Buddhism is one of the most attractive examples of how human anguish can prompt people to the search for a costly peace. The story is well known of the young prince who renounced worldly glory to seek salvation, and discovered that the stumbling block to his own salvation, and the cause of all human misery, was desire or craving. If he could get rid of that desire, banish that craving, he would know the peace of high Nirvana. The genius of Buddhism is that it is a "Middle Way" that repudiates two extremes, the worthless life of self-indulgence and the equally worthless life of self-torture.

The difference between Buddhism and Christianity is that Buddhism is essentially a practice, an arduous discipline that can deliver peace and compassion to its adherents. Christianity also has its spiritual disciplines, but it also believes that its doctrines are themselves saving and life-changing. Much of this goes back to the originating genius of Christian theology, Saul of Tarsus who became Paul. The paradox is that what for Paul was a liberating psychological experience was later to be hardened into a formula that radically contradicted his original insight and the experience that prompted it.

It is hazardous to guess at the psychological disposition of long-dead people who are only known to us through their writing, but Paul did provide us with a lot of material for our speculations; he disclosed much of himself in a series of letters that are a valuable tool for our exercise in detection.

William James divided people into healthy and sick souls, into people with equable dispositions and people who are internally conflicted and divided. Paul seems to have been an example of the latter. He tells us in the Letter to the Romans that he is puzzled by the divisions in his own nature:

I do not understand my own actions. For I do not do what I want, but I do the very thing I hate. Now if I do what I do not want, I agree that the law is good. But in fact it is no longer I that do it, but sin that dwells within me.

For I know that nothing good dwells within me, that is, in my flesh. I can will what is right, but I cannot do it. For I do not do the good I want, but the evil I do not want is what I do. Now if I do what I do not want, it is no longer I that do it, but sin that dwells within me.

So I find it to be a law that when I want to do what is good, evil lies close at hand. For I delight in the law of God in my inmost self, but I see in my members another law at war with the law of my mind, making me captive to the law of sin that dwells in my members.

Wretched man that I am! Who will rescue me from this body of death?

The orthodox way to interpret Paul's personal anguish is to say that he sought to make himself perfect through the minute observance of the Torah or holiness code of the Jewish people. He tells us in the Letter to the Galatians that he was a strict practitioner of the way of his people:

You have heard, no doubt, of my earlier life in Judaism. I was violently persecuting the church of God and was trying to destroy it. I advanced in Judaism beyond many among my people of the same age, for I was far more zealous for the traditions of my ancestors.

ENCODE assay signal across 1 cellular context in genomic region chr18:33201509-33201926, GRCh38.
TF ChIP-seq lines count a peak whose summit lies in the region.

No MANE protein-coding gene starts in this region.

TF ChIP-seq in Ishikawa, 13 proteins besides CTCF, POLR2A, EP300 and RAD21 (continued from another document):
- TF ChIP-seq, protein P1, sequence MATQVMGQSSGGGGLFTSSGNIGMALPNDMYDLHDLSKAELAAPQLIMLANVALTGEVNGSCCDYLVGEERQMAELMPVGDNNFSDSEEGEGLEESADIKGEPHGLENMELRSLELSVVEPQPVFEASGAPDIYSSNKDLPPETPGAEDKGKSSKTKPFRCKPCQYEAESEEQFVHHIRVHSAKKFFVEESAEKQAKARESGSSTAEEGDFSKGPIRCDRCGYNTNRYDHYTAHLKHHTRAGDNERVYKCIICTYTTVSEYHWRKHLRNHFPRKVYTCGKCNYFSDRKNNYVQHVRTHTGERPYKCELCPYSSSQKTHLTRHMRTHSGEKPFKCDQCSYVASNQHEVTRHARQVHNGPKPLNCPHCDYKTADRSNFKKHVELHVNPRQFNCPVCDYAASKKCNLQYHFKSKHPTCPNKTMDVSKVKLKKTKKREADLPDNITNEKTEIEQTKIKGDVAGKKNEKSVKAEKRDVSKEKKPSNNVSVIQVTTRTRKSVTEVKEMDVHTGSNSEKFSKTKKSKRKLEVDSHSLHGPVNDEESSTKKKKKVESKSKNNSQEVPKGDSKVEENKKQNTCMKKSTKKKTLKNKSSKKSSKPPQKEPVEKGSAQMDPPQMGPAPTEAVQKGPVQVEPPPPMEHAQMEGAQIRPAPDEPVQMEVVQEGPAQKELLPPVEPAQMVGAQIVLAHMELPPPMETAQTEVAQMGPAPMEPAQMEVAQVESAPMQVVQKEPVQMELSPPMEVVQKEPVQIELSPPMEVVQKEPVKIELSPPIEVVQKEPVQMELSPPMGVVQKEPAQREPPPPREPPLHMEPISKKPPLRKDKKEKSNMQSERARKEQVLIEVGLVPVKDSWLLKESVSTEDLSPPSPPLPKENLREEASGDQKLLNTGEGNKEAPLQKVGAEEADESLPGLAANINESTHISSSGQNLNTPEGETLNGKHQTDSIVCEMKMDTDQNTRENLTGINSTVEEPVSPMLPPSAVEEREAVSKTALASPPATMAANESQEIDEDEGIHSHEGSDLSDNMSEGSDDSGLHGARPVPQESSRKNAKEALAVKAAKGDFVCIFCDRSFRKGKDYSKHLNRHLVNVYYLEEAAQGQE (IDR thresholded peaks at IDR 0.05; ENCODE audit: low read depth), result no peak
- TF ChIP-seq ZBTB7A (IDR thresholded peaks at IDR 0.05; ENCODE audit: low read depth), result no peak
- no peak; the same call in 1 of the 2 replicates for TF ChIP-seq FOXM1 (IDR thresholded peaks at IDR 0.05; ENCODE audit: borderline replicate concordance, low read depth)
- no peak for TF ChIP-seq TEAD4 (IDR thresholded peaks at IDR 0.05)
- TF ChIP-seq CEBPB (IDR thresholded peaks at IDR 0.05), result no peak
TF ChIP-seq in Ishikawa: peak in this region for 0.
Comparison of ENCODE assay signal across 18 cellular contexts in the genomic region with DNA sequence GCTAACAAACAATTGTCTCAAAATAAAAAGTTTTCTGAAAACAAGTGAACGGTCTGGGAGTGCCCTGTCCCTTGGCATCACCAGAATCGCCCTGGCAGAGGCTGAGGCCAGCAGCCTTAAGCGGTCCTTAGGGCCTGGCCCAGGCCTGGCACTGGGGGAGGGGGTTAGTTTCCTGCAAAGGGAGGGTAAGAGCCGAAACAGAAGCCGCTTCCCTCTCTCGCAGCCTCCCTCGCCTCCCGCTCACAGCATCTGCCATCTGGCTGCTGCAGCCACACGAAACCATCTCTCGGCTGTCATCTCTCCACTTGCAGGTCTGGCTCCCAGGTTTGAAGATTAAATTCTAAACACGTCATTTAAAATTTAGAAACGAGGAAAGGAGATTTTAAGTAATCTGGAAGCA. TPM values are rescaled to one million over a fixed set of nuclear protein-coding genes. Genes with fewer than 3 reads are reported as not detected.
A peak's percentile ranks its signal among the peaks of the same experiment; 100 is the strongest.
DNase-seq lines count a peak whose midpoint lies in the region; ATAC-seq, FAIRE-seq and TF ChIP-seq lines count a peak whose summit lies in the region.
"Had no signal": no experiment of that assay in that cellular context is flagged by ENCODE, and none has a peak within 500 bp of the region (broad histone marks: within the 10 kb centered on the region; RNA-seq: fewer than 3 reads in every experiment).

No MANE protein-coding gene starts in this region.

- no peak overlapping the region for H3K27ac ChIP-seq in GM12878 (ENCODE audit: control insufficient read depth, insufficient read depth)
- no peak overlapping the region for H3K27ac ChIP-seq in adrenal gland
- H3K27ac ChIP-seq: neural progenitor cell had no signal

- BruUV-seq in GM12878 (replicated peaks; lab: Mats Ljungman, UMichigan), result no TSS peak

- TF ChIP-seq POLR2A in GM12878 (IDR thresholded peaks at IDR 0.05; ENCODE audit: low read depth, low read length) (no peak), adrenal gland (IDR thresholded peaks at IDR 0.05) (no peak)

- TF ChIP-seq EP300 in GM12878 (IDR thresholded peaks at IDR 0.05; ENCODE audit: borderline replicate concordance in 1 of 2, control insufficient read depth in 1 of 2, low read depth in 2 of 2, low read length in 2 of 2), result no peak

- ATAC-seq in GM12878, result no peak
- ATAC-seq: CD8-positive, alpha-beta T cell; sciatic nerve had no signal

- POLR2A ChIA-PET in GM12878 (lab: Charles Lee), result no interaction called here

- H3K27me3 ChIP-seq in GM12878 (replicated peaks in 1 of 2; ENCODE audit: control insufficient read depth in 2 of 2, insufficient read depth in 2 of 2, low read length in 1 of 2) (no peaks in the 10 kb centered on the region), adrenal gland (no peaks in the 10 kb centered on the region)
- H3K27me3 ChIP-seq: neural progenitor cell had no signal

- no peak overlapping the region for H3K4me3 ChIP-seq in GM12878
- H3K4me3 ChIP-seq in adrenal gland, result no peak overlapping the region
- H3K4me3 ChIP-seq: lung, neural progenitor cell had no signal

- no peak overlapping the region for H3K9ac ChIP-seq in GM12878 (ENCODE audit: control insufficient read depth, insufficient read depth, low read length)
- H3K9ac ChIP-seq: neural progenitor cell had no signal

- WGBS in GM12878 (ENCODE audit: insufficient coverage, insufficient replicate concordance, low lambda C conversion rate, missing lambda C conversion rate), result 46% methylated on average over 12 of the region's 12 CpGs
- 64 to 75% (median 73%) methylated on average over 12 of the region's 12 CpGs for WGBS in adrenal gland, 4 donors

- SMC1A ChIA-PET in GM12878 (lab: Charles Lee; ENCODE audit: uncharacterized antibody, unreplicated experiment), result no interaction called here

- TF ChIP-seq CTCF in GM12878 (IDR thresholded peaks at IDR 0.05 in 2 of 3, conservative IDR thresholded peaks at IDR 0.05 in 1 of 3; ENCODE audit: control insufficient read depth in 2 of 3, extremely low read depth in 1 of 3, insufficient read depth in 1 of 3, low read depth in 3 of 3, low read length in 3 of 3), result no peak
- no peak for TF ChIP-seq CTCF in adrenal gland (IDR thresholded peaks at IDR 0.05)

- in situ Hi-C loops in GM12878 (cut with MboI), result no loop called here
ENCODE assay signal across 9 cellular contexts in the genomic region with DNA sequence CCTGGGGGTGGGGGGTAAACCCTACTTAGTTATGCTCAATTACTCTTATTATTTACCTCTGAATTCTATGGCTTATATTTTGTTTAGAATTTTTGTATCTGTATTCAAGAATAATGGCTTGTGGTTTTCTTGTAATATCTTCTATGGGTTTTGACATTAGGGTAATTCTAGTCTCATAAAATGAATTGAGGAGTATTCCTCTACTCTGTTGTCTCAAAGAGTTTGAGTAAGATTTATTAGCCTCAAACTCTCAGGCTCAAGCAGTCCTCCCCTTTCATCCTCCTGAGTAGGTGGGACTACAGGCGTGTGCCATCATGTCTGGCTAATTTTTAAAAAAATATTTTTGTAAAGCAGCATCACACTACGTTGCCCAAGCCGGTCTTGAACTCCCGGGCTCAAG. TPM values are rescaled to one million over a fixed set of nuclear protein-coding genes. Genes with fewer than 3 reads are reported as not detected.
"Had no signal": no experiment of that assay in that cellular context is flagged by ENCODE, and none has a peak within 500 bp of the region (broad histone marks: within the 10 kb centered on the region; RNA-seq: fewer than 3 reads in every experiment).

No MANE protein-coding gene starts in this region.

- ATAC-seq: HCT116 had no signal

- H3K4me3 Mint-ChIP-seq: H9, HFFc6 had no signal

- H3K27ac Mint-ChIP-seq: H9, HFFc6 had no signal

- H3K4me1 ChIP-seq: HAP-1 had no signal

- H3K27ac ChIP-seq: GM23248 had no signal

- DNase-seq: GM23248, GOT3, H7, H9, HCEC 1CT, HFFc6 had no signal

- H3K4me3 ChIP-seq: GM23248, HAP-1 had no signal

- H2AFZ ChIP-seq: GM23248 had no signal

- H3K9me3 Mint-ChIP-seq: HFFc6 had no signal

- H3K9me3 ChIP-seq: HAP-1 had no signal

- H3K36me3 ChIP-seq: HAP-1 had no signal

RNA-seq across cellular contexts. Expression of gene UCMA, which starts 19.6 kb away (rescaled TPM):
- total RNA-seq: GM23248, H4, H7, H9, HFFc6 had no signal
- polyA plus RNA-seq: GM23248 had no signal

An insight from Rabbi Lionel Blue may help us here. In a lecture he gave in Edinburgh he remarked on the different ways the followers of the three great monotheistic religions go mad. In Judaism madness takes the form of obsessive compulsive neurosis; in Christianity it becomes sado-masochism; and in Islam it is megalomania.

It is a perceptive insight. There can be little doubt that the Christian obsession with guilt and punishment has been richly productive of sado-masochism in the practices, as well as in the iconography of his adherents. Obsessive-compulsive neurosis is an equally obvious danger for those who follow a highly ritualised religious code, like the Torah. And Woody Allen is a good example of how these tendencies can be entirely secularised. As far as Islam is concerned, there does seem to be a tendency to megalomania, if only in response to what is perceived to be international prejudice against this ancient religion.

If there is anything in Lionel Blue's insight, it might help to account for Paul's crisis, both before and after his conversion. We do not know if he ever met or heard Jesus, and he certainly does not quote him nor show explicit acquaintance with his teaching. What he does is to develop a mystical response to the crucifixion of Jesus, but at its heart we can detect a relieved acceptance of Jesus' critique of code based religion, precisely because it can become a vehicle for obsessive-compulsive neurosis.

The best way to get into this is to look at the attitude of Jesus to the Sabbath, because it exemplified his approach to a number of fundamental matters. We invent systems, such as days of rest, to help us live wisely, but there is a tendency in us to take these useful inventions too seriously and offer them an absolute allegiance. This was the point that Jesus made in his dispute with the legalists of his day.